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The press watchdog has ruled it was not inaccurate to refer to Matt Hancock as a “failed health secretary and cheating husband who broke the lockdown rules he wrote”.
The Daily Mirror piece from November 2022 was among four articles the Independent Press Standards Organisation (Ipso) has said did not breach the accuracy clause of the editors’ code of practice, after it investigated a complaint made by Hancock.
It said the article by Dr Rachel Clarke, which ran under the headline “Matt Hancock is no jungle hero, he’s a lying cheat who threw us all to the wolves” was a “tongue-in-cheek opinion piece, which was strongly critical of the complainant and written in a polemical style”.
Ipso also dismissed Hancock’s complaints in respect of three other articles in the same paper. In one, a brief summary of his career, it was reported that he “presided over PPE contracts being handed out to acquaintances of ministers and officials, including his ex-pub landlord” during the Covid-19 pandemic.
In another, the paper described Hancock’s “blunders” as health secretary – including that he “[b]roke ministerial code by failing to declare he held shares in a family firm that won an NHS contract”.
And, in another, the paper carried an interview with a trade union leader, who said: “Matt Hancock might have gone into the jungle seeking forgiveness, but some of us won’t forget […] We won’t forget who those contracts went to. It’s disgusting.”
Ipso found none of the articles to be significantly misleading under the editor’s code of practice.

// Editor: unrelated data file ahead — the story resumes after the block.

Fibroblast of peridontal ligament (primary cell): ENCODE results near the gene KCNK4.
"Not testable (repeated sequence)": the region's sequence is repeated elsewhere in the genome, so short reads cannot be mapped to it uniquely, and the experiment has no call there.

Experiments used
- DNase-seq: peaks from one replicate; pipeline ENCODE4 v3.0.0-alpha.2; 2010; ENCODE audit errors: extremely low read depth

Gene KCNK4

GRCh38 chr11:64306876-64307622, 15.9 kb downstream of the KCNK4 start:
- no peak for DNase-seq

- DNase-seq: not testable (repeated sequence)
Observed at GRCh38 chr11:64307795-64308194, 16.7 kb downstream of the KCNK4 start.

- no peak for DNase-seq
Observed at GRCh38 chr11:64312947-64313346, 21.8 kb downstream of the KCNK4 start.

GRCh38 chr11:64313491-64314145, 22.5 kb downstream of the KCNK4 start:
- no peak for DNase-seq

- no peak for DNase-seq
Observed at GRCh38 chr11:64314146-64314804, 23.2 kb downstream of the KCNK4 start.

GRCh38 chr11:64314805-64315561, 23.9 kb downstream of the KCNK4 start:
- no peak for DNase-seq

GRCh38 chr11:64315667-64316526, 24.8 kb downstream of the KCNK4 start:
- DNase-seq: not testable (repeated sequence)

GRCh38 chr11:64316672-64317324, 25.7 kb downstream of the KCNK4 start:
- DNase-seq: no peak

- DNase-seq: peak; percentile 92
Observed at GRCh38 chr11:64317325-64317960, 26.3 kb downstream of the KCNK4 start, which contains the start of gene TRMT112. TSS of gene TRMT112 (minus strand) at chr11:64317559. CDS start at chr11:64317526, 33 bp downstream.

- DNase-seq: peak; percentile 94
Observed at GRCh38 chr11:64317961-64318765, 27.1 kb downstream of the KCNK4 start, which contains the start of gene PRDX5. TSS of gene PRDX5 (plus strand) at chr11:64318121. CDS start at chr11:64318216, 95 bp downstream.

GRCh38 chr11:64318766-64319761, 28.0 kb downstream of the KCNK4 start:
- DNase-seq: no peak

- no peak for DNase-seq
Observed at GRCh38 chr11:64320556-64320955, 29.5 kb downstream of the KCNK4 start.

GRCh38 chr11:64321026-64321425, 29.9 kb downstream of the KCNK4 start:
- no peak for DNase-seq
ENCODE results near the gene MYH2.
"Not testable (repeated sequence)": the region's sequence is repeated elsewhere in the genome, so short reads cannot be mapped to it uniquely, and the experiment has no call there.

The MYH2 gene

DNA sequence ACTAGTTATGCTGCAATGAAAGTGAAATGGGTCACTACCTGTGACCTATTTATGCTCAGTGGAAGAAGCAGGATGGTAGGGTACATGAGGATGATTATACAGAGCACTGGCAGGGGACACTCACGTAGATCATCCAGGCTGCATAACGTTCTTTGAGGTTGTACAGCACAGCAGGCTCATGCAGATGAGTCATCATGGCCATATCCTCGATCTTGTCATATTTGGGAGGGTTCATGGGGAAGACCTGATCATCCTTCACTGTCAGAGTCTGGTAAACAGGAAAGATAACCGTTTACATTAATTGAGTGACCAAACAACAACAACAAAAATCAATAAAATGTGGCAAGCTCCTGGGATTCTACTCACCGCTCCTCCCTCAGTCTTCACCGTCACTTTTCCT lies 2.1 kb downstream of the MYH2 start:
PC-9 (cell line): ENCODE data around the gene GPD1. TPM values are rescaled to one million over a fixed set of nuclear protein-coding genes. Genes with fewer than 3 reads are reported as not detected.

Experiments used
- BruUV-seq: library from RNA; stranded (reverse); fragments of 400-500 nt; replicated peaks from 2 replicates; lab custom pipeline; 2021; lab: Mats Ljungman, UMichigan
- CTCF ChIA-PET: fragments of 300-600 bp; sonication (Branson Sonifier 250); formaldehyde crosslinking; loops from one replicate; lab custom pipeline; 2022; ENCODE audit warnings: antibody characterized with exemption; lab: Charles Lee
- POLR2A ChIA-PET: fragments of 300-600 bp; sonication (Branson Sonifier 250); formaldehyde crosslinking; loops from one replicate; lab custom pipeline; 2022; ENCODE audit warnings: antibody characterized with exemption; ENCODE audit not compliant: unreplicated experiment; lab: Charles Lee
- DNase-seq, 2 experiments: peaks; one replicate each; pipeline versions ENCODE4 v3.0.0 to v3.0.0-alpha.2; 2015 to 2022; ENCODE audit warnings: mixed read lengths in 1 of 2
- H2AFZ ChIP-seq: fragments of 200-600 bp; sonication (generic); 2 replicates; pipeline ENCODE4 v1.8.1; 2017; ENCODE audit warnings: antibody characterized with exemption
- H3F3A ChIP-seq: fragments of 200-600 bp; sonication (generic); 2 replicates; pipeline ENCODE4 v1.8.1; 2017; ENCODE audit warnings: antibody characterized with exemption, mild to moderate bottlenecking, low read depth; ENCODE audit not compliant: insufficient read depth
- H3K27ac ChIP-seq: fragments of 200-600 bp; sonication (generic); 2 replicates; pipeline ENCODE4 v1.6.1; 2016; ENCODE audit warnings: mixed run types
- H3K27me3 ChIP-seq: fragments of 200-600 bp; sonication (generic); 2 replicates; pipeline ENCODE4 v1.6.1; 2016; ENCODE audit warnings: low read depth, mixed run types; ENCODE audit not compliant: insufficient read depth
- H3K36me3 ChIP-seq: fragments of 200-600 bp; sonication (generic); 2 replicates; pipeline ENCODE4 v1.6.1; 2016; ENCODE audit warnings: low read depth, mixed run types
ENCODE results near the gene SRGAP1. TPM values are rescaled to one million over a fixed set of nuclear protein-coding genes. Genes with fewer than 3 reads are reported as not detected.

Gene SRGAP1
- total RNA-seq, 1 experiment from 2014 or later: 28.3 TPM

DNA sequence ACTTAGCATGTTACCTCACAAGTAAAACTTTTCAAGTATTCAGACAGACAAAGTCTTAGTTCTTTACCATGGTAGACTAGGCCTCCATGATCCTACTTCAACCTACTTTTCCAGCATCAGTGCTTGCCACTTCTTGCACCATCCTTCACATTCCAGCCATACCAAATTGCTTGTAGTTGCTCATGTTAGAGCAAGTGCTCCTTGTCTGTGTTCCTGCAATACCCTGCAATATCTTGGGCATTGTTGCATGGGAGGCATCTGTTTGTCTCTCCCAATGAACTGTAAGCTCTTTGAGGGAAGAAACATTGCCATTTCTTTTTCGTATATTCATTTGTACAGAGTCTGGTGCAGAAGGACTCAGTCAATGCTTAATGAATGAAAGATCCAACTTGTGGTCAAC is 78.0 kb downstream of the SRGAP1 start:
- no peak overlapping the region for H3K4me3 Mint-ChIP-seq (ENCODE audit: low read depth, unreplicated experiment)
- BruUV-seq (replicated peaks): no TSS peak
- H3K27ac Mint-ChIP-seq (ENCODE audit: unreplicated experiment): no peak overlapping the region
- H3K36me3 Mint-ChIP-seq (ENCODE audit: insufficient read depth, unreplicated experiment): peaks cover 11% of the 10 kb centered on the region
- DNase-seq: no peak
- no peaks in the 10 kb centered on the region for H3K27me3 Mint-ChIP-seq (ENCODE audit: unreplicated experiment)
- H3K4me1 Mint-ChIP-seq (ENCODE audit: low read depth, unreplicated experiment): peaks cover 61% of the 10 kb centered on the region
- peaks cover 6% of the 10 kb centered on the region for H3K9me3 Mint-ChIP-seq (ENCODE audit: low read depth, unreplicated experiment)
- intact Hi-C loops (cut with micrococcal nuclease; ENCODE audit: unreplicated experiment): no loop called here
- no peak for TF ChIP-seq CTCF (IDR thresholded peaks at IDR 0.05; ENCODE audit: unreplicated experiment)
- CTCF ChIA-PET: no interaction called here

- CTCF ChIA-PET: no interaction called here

Hancock had demanded an apology and written corrections accepting the articles were inaccurate. He said the Daily Mirror should also “offer an assurance that the same information would not be repeated in further coverage” and called for the newspaper’s publisher to “remove all references [to] this false narrative from all historic articles from the [publisher] group”.
Hancock argued the articles were inaccurate and misleading because he did not “decide, price or sign off government Covid contracts”. He argued that it would have been accurate to say the civil service did so, and to note that the civil service was independent of government ministers.
In respect of the pub landlord referred to by the Daily Mirror, Hancock argued they had been awarded a subcontract for which he had no responsibility.
And he said an article that referred to the adviser on ministers’ interests finding that he breached the ministerial code by failing to declare he held shares in a family firm that won an NHS contract should have been further balanced with the adviser’s comment that he had acted “properly and honestly” and “with integrity throughout” the investigation.
The Mirror said that, as health secretary, the oversight of such contracts was Hancock’s legal responsibility. Ipso rejected Hancock’s claims. According to Politico, Hancock’s office has argued the official Covid inquiry will be the final arbiter of all these issues.